No heart attack

I am back home, feeling fine. What a week.

Mostly I am overwhelmed by the firestorm of prayers ignited by my wife’s phone calls and emails – not to mention her, ahem, unauthorized update to my last post. (You know I love you, honey!) And God bless all of you who responded with your generous prayers, your requests for more prayers, and your comments.  I just don’t know what could be more humbling. Right off the top of my head I could name dozens of more deserving objects of heavenly favors, with more serious needs – but six of them live under my own roof, so perhaps I shouldn’t complain for their sake. I tried to offer up this small trial for a dear relative who probably suffers more every day than what I endured for a mere 48 hours. May your prayers for me, now answered in abundance, be efficacious for my uncle in Alabama.

It sure is nice to see old friends in my comment boxes! And new ones, too!

No, this wasn’t a ploy to get linked on Mark Shea’s blog, but: thanks again Mark!

The chest pain disappeared Wednesday evening, while I was waiting in ER for admission to the hospital. The doctors had found irregularities in my EKG, and high levels of cardiac enzymes in my blood, indicating that I had suffered an unspecified “cardiac event”. Of course we were all thinking “heart attack”, but they were careful not to say that.

The angiogram proved conclusively that I do not have heart disease and did not have a heart attack. There is no blockage or narrowing of the arteries, and my heart is strong. After the angiogram, my cardiologist – a prince of a man – asked if I would like him to call my wife to tell her the happy news. He pulled out his cell phone and called her immediately. A little gesture like this makes all the difference.

Because the feeling of pain was similar to the pericarditis I had 21 years ago, they performed a couple of additional tests looking for signs of a recurrence. Again, they found nothing. The leading theory now is that the problem was either a exacerbated GI condition, or an infection, or a combination of both. I do have an enlarged left ventricle, which can cause some minor problems, but they do not believe it is dangerous.

(For my part, I’m not ruling out the possibility that it was something more serious followed by a miracle …)

Many weaknesses are exposed in a hospital setting. One of the male nurses asked about my “necklace”. When I told him it was a scapular, he said he thought so, and that he had one too but doesn’t wear it much. Foolishly I did not speak with him about Our Lady’s promises attached to the scapular, but instead muttered some small talk about church and being Catholic. How easy it is to avoid a conversation about spiritual things, even when it is practically begging to happen.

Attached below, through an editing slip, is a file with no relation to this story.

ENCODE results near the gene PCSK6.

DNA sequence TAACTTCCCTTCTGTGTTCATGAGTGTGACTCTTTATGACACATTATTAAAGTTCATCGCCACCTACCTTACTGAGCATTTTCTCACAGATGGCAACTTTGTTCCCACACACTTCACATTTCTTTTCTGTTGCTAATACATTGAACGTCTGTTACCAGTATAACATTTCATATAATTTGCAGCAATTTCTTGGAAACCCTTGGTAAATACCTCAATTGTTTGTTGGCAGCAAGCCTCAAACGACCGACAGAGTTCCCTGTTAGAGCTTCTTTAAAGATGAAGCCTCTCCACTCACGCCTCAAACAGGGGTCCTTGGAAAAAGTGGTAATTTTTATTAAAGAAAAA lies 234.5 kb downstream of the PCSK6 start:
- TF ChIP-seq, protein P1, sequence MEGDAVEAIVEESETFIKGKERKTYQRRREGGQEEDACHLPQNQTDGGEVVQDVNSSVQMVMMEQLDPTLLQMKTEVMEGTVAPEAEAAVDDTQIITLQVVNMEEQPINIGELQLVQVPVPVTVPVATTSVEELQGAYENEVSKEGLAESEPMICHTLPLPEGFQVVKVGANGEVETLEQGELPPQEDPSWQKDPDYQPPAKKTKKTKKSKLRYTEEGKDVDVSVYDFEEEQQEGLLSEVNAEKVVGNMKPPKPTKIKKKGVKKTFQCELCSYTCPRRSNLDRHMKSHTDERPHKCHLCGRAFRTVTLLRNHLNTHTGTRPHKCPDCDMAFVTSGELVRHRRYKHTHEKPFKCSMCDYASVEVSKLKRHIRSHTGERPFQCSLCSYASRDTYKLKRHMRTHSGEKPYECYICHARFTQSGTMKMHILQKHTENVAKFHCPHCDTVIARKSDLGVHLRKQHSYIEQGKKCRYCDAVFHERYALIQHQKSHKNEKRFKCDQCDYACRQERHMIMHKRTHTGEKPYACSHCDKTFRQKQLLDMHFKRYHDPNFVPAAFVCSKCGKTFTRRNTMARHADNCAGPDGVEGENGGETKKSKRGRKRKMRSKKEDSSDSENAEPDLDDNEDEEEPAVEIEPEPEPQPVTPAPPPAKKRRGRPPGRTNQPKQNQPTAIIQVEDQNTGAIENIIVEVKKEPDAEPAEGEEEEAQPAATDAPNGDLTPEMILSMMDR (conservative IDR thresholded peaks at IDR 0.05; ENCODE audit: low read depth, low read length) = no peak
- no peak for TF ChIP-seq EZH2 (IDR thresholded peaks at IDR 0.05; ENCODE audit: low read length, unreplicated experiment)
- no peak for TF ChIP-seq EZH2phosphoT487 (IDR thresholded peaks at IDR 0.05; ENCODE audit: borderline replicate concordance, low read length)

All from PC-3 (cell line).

My roommate was a 61 year old man who had just undergone a stent procedure, his second in four years. He was a big fellow – probably about 300 lbs – the owner of an auto repair shop in a little town not too far from here.  We had some very interesting conversations, and one in particular that will haunt me for a while …

Well, that’s all for now. I thank you not only for the charity of your prayers, but for the reminder that I myself should pray much more than I do. A happy solemnity of Our Lady to everyone.

24 thoughts on “No heart attack

  1. Jeff, we’re just glad you’re okay.

    Does this mean that “cardiac event” is just a phrase doctors use when they don’t want to say it was a heart attack, but they were wrong and there was no “cardiac event”? Or is the phrase really broader in reference than a heart attack?


  2. Lydia, I think the term “cardiac event” probably covers numerous potential ailments. The release of certain enzymes, I am told, is usually evidence of recent and/or ongoing damage to the organ, which can be caused by narrowing or blockage of the arteries as well as other things. I had pericarditis once – the inflammation of the sack around the heart – which can also damage the heart but is fundamentally a different problem from angina (which is what most people mean by “heart attack”). I suspect that one could easily get an infection that could cause a “cardiac event” but wouldn’t be a heart attack.


  3. What a scare Jeff! Please don’t do that again. Another reminder of all I have for which to be thankful. However, I didn’t need to be reminded that I’m thankful for you, my brother. By the way, it is you I have to thank for the pile of flax seed I poured on my cereal this morning… Mmm mmm…..and hopefully a few more subtle changes in lifestyle. Talk to you soon.



  4. Jeff, such good news. Very happy.
    I’m home from my (Our Lady of Guadeloupe operation) day and recovering well. Thanks for the shared prayers.

    I didn’t get to have my Catholic faith discovered this time around as I was required to wear nothing to the hospital except clothing to cover up what I was born in. However, a nurse in op recognized me as having been one of her pastors in the last church we were in before converting. At the time I was literally on the operating table breathing oxygen just before they gave me the “sleeping medicine” so the conversation didn’t go anywhere.


  5. Jeff:
    Glad to hear that you didn’t have a heart attack. My dad suffered one 26 years ago and recovered after some serious heart surgery and an undiagnosed heart conditioned killed my younger brother. So I’m relieved to read that you’re fine. I enjoy reading your posts.

    The best advice I can give you is take it easy, listen to your doctor’s recommendations and be ready for some possible dietary changes. And best of all enjoy your family and friends that’s the very best medicine.



  6. Thank you, everyone. It’s good to be alive. God bless you all for your charity.

    Chad – that wiki article makes more sense and explains more puzzles than anything else I have heard thus far. I’ll bet I had something like that.


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